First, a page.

It is not necessary to dwell upon these grants and restrictions. The whole subject of coining money and regulating its value is placed in the exclusive control of Congress. The reason for this disposition of legislative functions is apparent. If the great elements of finance and trade were to be committed to the national authority, with the design that the regulations governing them should be uniform throughout the United States, it was absolutely necessary that the medium of exchange � the current coin � should be solely in the hands of the general government. If the several states might also issue coin, fix its standard of purity, and determine its value, all uniformity in exchanges, in prices, in the values of commodities, would at once be lost, and the business of the country would be thrown into hopeless derangement. We are familiar with the evil results flowing from the various state banking systems, from a local currency possessing different degrees of credit, even when there is a common standard existing in the national coin. But if this standard should also be lost, the evils springing from the conflicting local systems would be increased in a tenfold degree.

§ 409. I am not aware that any question requiring judicial decision, or even involving a conflict of interpretation, has ever arisen upon these grants of power; the language of the Constitution is too plain to admit of any doubt. The authority of Congress to issue treasury notes and make them legal tender, was not rested upon their exclusive right to coin money;

if it had been, the foundation would have failed at the slightest pressure. No amount of reasoning could show that executing a promissory note, and ordering it to be taken in payment of public and private debts, is a species of coining money.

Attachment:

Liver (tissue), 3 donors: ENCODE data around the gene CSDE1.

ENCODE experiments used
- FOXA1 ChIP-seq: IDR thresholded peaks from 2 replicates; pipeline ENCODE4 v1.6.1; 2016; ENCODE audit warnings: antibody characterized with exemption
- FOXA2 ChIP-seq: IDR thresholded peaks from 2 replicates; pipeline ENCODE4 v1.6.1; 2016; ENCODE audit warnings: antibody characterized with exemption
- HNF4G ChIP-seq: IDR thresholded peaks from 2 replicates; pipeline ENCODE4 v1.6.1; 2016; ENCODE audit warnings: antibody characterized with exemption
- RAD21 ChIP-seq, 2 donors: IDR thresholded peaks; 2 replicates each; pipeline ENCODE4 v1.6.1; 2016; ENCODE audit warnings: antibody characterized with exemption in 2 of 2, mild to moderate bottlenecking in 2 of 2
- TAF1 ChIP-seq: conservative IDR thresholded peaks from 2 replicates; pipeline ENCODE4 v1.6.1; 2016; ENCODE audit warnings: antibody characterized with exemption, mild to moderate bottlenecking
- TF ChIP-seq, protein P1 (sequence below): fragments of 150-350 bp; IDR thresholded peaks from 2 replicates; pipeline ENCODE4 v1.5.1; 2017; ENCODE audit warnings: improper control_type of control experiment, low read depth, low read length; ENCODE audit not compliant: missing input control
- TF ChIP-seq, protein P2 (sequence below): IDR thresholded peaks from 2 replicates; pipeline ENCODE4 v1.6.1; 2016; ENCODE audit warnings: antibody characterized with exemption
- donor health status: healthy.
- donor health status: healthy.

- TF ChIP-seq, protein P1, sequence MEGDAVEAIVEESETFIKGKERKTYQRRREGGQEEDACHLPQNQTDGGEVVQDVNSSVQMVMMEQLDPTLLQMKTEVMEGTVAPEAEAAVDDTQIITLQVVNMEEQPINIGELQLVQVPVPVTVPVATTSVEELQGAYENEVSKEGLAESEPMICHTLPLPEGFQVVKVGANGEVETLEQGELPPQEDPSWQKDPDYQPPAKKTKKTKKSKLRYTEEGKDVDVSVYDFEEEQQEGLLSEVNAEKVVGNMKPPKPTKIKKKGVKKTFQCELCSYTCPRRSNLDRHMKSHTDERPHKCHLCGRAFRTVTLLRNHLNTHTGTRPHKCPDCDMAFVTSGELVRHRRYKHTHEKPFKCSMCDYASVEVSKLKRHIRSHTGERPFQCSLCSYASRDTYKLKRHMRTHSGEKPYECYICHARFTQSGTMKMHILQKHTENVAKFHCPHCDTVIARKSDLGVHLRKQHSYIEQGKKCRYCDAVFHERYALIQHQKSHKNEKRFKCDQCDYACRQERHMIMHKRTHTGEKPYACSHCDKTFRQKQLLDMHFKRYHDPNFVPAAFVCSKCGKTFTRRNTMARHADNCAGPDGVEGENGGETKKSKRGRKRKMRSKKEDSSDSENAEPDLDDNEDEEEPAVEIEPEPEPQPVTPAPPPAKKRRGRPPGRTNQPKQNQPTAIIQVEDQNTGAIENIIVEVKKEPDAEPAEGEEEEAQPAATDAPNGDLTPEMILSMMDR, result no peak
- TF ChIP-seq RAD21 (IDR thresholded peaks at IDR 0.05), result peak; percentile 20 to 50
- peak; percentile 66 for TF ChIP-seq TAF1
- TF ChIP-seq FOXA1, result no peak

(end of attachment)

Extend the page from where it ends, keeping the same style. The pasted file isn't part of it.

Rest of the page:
§ 410. While the power to coin money and regulate its value was thus given exclusively to Congress, the power to fix the standard of weights and measures was left in the hands of the states as well as of the general government. As long as this power remains dormant in the national legislature, the

local commonwealths may fully exercise it. Although the standard of weights and measures is connected with the general subject of the trade, business, and commerce of the country, and although uniformity in this standard throughout the Union is demanded by considerations of expediency, yet it is evident that such a uniformity is by no means as essential as a common standard of coined money. Without the latter, business would be interrupted, and in great measure destroyed;

without the former, some inconveniences have been and are felt.

Thus far Congress has not assumed to fix, in any authoritative manner, the standard of weights and measures; the legislation of the states has not been interfered with. Even under the pressure brought to bear by the advocates of the decimal system, the utmost that has been done is the passage of a permissive statute. Should the national legislature, however, change its policy, and fix a standard for the whole country, all inconsistent state legislation would be a nullity.



§ 411. This power is granted in the following language: